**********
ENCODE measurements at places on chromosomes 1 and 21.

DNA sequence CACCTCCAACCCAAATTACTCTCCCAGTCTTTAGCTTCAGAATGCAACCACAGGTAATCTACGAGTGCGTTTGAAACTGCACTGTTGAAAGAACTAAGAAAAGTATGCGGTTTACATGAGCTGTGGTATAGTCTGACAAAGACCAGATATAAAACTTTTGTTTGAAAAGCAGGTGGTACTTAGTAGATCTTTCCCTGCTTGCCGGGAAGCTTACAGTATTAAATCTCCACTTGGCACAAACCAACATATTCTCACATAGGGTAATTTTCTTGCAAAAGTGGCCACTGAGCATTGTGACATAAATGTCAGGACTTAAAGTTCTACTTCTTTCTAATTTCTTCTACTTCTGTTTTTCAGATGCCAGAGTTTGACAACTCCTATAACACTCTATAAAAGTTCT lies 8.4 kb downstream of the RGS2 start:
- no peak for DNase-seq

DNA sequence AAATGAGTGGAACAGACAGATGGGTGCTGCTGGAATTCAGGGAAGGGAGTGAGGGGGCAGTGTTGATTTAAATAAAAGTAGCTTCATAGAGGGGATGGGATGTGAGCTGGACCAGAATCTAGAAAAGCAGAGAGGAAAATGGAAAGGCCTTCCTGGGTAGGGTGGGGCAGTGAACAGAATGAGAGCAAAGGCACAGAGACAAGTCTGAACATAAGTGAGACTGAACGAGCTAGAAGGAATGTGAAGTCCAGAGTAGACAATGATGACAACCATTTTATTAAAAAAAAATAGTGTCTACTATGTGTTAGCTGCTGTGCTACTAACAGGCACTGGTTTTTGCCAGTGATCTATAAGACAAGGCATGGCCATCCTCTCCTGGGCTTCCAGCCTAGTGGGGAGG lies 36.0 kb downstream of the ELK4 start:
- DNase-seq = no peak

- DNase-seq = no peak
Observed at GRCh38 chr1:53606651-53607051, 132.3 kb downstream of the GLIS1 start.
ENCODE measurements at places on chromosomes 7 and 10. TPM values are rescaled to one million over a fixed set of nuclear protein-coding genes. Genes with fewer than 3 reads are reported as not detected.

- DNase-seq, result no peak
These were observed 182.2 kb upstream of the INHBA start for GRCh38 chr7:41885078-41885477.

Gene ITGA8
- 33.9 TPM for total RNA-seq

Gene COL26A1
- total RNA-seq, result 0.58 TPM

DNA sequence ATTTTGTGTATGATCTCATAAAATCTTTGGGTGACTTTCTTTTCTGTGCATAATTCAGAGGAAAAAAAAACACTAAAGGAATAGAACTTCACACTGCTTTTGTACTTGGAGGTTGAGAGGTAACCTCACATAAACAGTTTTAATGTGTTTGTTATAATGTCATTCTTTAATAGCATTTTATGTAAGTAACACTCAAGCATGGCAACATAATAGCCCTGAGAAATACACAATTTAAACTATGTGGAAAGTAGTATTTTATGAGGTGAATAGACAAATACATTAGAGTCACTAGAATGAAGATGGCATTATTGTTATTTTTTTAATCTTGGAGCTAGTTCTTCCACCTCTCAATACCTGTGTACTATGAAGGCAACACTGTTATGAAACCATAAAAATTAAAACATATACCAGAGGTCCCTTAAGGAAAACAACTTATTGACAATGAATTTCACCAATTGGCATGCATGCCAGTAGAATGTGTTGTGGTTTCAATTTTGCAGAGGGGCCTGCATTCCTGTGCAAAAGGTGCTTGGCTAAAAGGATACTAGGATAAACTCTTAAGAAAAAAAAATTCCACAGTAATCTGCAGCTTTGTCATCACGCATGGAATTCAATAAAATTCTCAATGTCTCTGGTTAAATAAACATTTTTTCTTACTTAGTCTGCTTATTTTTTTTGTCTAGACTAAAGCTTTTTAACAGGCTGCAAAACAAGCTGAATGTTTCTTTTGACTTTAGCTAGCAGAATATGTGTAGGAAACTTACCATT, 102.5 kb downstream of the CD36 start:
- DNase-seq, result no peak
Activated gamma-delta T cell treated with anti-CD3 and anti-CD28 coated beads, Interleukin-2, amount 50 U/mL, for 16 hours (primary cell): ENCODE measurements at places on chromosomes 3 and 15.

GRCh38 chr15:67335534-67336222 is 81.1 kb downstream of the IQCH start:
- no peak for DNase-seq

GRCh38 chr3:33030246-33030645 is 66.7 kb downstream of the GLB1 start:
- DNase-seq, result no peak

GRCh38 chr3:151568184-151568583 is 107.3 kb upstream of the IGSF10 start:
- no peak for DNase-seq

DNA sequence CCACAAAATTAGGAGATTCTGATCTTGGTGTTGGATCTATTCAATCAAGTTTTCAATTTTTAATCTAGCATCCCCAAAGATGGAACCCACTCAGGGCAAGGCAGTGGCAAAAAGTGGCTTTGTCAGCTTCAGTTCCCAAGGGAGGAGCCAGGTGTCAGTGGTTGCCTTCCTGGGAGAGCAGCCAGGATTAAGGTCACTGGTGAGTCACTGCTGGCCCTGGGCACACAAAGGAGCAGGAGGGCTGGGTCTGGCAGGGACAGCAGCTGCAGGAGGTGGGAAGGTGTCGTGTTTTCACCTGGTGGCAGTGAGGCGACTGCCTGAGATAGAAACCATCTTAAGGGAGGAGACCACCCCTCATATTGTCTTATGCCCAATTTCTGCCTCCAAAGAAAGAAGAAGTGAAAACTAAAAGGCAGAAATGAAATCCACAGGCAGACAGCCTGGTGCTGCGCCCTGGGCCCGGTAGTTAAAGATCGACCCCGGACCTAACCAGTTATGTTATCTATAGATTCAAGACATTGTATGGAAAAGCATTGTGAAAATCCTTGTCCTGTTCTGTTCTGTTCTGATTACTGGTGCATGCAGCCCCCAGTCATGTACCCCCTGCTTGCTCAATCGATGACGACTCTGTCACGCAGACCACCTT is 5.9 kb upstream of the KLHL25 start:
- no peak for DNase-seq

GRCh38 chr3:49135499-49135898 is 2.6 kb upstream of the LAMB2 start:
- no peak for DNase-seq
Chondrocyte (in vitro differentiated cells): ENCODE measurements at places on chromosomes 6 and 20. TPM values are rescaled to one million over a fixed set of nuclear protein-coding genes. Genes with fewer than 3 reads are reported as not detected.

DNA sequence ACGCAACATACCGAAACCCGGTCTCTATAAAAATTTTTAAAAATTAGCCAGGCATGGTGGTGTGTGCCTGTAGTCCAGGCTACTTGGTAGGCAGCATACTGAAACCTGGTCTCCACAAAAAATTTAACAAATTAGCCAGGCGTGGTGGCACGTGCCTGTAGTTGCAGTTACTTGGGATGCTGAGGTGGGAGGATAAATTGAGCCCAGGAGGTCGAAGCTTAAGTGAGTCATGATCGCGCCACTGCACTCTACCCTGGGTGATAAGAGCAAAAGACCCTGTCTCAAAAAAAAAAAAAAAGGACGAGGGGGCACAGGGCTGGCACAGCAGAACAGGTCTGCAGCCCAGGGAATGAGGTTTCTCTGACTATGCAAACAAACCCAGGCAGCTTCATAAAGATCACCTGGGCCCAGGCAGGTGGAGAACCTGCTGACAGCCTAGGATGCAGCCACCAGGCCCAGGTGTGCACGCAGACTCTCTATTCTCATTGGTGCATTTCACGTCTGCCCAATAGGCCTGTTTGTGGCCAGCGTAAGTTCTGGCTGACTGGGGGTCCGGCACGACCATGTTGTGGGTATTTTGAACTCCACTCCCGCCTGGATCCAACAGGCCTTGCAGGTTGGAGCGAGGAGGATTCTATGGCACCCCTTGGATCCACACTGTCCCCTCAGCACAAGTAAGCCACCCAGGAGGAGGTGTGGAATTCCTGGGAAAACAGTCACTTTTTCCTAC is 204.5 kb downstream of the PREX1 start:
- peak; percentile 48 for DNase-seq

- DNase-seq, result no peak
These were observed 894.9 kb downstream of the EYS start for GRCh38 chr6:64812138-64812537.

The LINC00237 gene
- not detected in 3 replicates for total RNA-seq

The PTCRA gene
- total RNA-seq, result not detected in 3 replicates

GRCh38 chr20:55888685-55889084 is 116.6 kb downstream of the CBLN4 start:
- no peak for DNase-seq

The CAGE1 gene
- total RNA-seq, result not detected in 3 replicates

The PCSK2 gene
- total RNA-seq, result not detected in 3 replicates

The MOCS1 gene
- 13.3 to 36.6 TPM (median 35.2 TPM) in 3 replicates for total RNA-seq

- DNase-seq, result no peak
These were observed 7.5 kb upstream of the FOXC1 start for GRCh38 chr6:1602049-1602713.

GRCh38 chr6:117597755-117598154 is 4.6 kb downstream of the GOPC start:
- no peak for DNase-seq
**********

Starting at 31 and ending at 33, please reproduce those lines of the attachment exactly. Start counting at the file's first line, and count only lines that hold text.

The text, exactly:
- DNase-seq, result no peak
These were observed 894.9 kb downstream of the EYS start for GRCh38 chr6:64812138-64812537.

The LINC00237 gene